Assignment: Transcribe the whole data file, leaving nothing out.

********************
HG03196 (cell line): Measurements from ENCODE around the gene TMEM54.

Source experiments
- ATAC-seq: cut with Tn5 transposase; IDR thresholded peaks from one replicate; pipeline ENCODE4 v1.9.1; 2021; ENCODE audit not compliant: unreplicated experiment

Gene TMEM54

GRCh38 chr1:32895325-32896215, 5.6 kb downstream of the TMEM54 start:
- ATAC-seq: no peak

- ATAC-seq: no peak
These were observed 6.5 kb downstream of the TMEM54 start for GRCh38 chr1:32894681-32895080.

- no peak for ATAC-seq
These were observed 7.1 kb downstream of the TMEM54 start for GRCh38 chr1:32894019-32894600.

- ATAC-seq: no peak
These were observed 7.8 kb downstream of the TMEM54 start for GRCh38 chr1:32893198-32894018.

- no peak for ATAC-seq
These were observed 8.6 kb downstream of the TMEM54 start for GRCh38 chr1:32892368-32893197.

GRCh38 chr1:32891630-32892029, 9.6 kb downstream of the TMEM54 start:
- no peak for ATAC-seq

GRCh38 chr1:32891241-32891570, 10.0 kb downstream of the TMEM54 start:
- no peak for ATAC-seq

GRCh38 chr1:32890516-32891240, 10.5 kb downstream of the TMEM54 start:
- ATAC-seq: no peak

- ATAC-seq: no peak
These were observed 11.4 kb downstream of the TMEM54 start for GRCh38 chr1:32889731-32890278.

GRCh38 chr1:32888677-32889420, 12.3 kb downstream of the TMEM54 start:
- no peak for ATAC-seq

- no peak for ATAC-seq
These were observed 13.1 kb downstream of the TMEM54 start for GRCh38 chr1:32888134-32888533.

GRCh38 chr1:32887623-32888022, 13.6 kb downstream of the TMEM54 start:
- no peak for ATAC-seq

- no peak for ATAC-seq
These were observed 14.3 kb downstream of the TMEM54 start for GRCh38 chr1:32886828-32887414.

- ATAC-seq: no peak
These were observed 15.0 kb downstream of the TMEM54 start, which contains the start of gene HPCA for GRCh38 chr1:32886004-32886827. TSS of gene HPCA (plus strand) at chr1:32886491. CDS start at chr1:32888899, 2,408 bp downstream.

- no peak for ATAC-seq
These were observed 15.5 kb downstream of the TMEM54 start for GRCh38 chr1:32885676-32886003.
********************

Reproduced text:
HG03196 (cell line): Measurements from ENCODE around the gene TMEM54.

Source experiments
- ATAC-seq: cut with Tn5 transposase; IDR thresholded peaks from one replicate; pipeline ENCODE4 v1.9.1; 2021; ENCODE audit not compliant: unreplicated experiment

Gene TMEM54

GRCh38 chr1:32895325-32896215, 5.6 kb downstream of the TMEM54 start:
- ATAC-seq: no peak

- ATAC-seq: no peak
These were observed 6.5 kb downstream of the TMEM54 start for GRCh38 chr1:32894681-32895080.

- no peak for ATAC-seq
These were observed 7.1 kb downstream of the TMEM54 start for GRCh38 chr1:32894019-32894600.

- ATAC-seq: no peak
These were observed 7.8 kb downstream of the TMEM54 start for GRCh38 chr1:32893198-32894018.

- no peak for ATAC-seq
These were observed 8.6 kb downstream of the TMEM54 start for GRCh38 chr1:32892368-32893197.

GRCh38 chr1:32891630-32892029, 9.6 kb downstream of the TMEM54 start:
- no peak for ATAC-seq

GRCh38 chr1:32891241-32891570, 10.0 kb downstream of the TMEM54 start:
- no peak for ATAC-seq

GRCh38 chr1:32890516-32891240, 10.5 kb downstream of the TMEM54 start:
- ATAC-seq: no peak

- ATAC-seq: no peak
These were observed 11.4 kb downstream of the TMEM54 start for GRCh38 chr1:32889731-32890278.

GRCh38 chr1:32888677-32889420, 12.3 kb downstream of the TMEM54 start:
- no peak for ATAC-seq

- no peak for ATAC-seq
These were observed 13.1 kb downstream of the TMEM54 start for GRCh38 chr1:32888134-32888533.

GRCh38 chr1:32887623-32888022, 13.6 kb downstream of the TMEM54 start:
- no peak for ATAC-seq

- no peak for ATAC-seq
These were observed 14.3 kb downstream of the TMEM54 start for GRCh38 chr1:32886828-32887414.

- ATAC-seq: no peak
These were observed 15.0 kb downstream of the TMEM54 start, which contains the start of gene HPCA for GRCh38 chr1:32886004-32886827. TSS of gene HPCA (plus strand) at chr1:32886491. CDS start at chr1:32888899, 2,408 bp downstream.

- no peak for ATAC-seq
These were observed 15.5 kb downstream of the TMEM54 start for GRCh38 chr1:32885676-32886003.